Showdown ahead for buyout plan


WASHINGTON -- With time to avoid federal layoffs running out, Congress is moving toward a showdown next week on legislation that would authorize bonuses of up to $25,000 for federal workers to resign or retire early.

Some agencies lack sufficient funds to pay all their employees until Oct. 1, when the next fiscal year begins, administration officials and members of Congress say, and will have to order layoffs if the buyouts are not approved.

After months of haggling, the House and Senate agreed yesterday on the major points of the legislation, resolving their differences over the financing of added pension costs caused by the buyouts. But the Senate continued to insist that the $22 billion that a reduction of 252,000 in the federal work force would save be earmarked for a trust fund to finance anti-crime legislation moving through Congress.

The House and Senate agreed to hold a joint conference Tuesday to iron out their differences over the trust fund.

In a surprise, the House instructed its conferees in a nonbinding vote to go along with the Senate's trust-fund proposal, which the chief House sponsor of the legislation has adamantly opposed. With Republicans almost unanimously behind the move, the House voted 231-150 to keep the anti-crime provision in the bill.

The vote "means nothing," said Rep. Constance A. Morella, the Montgomery County Republican, who will be one of the House conferees. "It's like a parent instructing a child, but the child is 18 or over and doesn't go along."

Mrs. Morella said she will vote to drop the trust fund from the legislation.

She and the four Maryland Democrats in the House -- Benjamin L. Cardin, Steny H. Hoyer, Kweisi Mfume and Albert R. Wynn -- voted against the nonbinding motion yesterday, while the state's three other Republicans -- Roscoe G. Bartlett, Helen Delich Bentley and Wayne T. Gilchrest -- voted for it.

Describing the trust-fund amendment as "a pig in a poke," Mrs. Morella said that linking crime-fighting to reducing the government work force is "federal employee bashing again." She objected to House approval of an anti-crime trust fund at a time when "we don't have an anti-crime bill before us." The House Judiciary Committee has not yet voted on the anti-crime package.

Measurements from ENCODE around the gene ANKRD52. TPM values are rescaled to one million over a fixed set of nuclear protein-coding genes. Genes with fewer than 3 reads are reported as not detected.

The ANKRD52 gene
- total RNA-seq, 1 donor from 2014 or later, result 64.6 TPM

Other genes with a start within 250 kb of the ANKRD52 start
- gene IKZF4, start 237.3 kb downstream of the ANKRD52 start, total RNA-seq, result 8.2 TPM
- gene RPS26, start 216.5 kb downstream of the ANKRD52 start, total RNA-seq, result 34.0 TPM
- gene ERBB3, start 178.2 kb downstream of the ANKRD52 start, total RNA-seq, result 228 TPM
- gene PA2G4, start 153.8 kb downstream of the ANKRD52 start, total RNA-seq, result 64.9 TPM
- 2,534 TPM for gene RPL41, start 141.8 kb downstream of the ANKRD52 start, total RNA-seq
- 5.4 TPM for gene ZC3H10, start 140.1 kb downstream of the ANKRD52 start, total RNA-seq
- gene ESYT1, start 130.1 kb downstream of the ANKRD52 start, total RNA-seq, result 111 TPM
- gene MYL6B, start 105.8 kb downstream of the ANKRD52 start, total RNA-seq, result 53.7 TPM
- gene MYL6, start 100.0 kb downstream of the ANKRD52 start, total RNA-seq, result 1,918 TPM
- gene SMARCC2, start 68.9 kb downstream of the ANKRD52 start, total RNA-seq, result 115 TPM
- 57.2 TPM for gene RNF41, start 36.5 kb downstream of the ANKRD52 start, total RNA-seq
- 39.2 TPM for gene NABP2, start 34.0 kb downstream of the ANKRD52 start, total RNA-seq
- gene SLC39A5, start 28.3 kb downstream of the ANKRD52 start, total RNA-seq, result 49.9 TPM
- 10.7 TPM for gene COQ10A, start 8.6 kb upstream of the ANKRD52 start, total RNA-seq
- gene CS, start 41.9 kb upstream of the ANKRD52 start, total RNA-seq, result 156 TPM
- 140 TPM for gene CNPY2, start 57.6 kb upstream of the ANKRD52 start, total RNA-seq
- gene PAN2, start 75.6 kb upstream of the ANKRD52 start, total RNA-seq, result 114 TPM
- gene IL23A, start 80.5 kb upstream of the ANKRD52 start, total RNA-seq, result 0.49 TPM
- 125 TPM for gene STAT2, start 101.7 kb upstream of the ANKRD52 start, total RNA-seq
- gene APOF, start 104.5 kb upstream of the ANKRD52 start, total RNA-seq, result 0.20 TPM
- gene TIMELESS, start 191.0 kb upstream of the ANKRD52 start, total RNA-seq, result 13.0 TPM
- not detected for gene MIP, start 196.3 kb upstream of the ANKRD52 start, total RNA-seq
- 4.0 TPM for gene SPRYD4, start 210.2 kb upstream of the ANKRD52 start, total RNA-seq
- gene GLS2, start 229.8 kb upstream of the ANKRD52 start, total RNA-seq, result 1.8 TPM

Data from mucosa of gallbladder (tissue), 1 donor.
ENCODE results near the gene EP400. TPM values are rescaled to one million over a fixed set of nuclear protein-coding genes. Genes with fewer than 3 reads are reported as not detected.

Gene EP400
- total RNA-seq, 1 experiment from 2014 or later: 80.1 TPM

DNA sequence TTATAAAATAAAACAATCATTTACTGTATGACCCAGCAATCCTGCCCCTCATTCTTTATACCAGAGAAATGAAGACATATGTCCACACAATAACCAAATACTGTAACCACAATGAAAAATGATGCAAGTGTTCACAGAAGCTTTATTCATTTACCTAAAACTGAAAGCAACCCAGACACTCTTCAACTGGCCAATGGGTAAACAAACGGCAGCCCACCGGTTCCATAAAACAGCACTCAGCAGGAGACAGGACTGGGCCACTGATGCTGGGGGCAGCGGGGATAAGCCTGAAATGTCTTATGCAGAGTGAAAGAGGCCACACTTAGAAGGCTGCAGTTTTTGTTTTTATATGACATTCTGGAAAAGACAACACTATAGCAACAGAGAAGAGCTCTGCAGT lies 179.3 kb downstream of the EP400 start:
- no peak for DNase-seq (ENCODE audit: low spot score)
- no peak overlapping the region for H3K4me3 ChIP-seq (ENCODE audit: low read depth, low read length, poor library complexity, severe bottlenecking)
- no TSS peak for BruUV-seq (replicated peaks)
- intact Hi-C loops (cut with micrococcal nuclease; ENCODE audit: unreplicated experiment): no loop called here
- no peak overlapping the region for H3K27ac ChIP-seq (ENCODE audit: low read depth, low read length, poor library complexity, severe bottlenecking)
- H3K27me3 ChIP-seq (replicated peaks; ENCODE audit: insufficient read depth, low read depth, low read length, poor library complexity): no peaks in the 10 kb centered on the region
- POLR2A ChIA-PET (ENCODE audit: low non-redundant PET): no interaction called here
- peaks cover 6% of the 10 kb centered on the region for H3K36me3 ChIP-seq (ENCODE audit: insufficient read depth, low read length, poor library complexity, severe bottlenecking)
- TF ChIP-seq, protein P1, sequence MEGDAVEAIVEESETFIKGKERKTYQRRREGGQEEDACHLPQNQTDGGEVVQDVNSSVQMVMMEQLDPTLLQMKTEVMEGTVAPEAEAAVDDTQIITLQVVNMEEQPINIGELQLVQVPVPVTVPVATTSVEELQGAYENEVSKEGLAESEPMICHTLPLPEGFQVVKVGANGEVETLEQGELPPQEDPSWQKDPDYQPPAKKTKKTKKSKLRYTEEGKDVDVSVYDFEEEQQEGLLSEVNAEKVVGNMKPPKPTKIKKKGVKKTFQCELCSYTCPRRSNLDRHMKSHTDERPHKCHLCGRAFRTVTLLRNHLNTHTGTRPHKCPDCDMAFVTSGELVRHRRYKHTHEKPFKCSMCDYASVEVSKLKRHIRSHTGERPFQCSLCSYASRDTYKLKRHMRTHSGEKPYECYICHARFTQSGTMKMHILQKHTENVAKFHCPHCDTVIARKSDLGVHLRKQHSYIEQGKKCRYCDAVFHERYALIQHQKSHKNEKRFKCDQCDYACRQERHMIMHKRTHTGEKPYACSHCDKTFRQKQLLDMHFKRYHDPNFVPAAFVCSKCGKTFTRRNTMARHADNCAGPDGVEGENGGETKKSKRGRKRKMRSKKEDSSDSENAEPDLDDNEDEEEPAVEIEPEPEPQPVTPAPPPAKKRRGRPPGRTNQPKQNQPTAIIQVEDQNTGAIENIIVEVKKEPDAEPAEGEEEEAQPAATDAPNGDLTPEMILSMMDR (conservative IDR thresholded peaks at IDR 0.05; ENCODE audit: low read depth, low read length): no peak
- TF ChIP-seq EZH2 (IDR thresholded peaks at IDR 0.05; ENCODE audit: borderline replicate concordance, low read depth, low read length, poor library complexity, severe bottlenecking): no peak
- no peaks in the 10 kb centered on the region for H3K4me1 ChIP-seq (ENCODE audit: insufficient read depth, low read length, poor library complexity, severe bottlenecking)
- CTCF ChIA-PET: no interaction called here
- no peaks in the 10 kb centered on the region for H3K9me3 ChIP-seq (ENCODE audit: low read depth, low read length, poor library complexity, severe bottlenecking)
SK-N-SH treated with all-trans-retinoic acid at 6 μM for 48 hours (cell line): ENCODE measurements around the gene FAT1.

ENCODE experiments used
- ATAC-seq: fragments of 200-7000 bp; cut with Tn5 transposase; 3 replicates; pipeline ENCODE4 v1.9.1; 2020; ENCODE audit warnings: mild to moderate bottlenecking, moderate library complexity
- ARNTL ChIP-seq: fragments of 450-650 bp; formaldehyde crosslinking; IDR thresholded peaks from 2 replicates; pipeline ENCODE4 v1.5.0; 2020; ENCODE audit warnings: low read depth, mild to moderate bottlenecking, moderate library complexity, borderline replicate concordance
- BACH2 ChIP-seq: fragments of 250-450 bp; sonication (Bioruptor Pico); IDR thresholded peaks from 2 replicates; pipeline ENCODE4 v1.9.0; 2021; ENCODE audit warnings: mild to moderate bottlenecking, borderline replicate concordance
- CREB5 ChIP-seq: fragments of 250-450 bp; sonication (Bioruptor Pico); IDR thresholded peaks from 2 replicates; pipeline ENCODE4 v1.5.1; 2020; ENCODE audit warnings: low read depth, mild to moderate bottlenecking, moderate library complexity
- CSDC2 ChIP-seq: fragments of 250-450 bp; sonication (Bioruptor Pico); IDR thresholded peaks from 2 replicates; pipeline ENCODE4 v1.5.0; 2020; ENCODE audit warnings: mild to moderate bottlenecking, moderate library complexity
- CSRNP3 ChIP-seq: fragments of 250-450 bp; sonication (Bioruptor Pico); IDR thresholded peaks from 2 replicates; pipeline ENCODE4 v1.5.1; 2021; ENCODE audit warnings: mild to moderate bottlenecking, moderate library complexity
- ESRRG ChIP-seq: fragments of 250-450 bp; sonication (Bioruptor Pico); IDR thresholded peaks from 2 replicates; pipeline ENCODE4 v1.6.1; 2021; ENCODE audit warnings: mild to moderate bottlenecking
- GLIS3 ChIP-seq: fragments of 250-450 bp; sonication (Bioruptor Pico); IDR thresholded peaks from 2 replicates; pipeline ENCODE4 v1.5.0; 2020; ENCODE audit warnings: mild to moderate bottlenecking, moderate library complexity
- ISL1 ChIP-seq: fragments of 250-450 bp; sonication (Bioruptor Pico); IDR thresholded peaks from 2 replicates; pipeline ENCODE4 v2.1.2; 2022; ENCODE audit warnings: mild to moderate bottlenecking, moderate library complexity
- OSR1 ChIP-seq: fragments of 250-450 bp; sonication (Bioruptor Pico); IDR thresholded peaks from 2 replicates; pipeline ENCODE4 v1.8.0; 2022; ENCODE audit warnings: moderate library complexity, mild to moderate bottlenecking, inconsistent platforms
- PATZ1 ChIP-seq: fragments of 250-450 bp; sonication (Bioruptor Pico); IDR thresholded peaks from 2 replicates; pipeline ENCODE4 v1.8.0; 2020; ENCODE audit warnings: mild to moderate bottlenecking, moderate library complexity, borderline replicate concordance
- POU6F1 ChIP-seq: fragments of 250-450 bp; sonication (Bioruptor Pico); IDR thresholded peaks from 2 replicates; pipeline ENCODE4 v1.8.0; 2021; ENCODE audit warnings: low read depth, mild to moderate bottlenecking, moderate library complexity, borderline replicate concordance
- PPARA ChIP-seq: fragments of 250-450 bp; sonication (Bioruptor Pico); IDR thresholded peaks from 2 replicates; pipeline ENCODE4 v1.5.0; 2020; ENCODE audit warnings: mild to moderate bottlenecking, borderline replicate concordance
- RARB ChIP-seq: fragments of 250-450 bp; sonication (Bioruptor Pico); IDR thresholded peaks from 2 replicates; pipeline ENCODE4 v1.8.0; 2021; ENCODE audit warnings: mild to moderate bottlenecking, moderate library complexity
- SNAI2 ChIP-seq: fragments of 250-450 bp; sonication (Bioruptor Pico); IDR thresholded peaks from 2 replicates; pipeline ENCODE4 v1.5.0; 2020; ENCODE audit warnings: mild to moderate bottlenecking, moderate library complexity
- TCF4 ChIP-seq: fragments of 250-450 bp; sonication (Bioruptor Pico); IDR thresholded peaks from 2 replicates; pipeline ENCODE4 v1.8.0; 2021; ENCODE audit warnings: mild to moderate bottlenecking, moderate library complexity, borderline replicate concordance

Mrs. Morella, who represents many of the 287,000 Marylanders who work for the government, would not speculate on how other House conferees would vote.

If the trust fund is dropped by the conferees, the bill then goes back to the Senate, which would have to either accept or reject it but could not at that point add amendments.

An aide to Sen. Paul S. Sarbanes of Maryland, who has been pressing for buyout legislation for months, said buyout supporters fear a filibuster. Sen. William V. Roth Jr. of Delaware, one of the Senate's chief backers of the trust fund, said, "I wouldn't rule it out."

L Sixty Senate votes would be needed to overcome a filibuster.

The current fiscal year reaches its halfway point in three weeks, and the Clinton administration has said that buyout legislation must be adopted soon if it is to produce savings during the current year.

As it is, the Office of Personnel Management announced three weeks ago that it would lay off 500 workers, and officials say some agencies could be forced into layoffs even if buyout legislation is adopted next week.

Nevertheless, said Janice La- Chance, spokeswoman for the agency, "Buyouts will definitely save jobs."

At this late stage of the fiscal year, the personnel office says a buyout will produce savings only for employees with a grade of GS-14 or higher, though savings at all pay levels could be realized next year.

In the Baltimore-Washington area, those workers make $60,000 or more, according to the personnel agency.

Those employees -- mostly mid- and upper-level managers -- are the workers targeted by President Clinton's promise to reduce the federal payroll by 252,000 people in the next five years.

Support for buyouts developed last year after Mr. Clinton agreed to the work force reduction. But authorizing legislation foundered in late November in the final hours of the 1993 session of Congress, a victim of deficit-reduction politics.

Congress took up the legislation when it returned in January, but it has been stalled by election year politics and arcane Capitol Hill budget rules.

Senator Roth indicated yesterday that he might drop the trust-fund proposal, saying, "There is a way out. Let's use it to reduce the deficit."

He accused opponents of the trust fund of wanting to use the money for other purposes.

Rep. William L. Clay, chairman of the House Post Office and Civil Service Committee and the chief House sponsor of the legislation, has opposed the effort.

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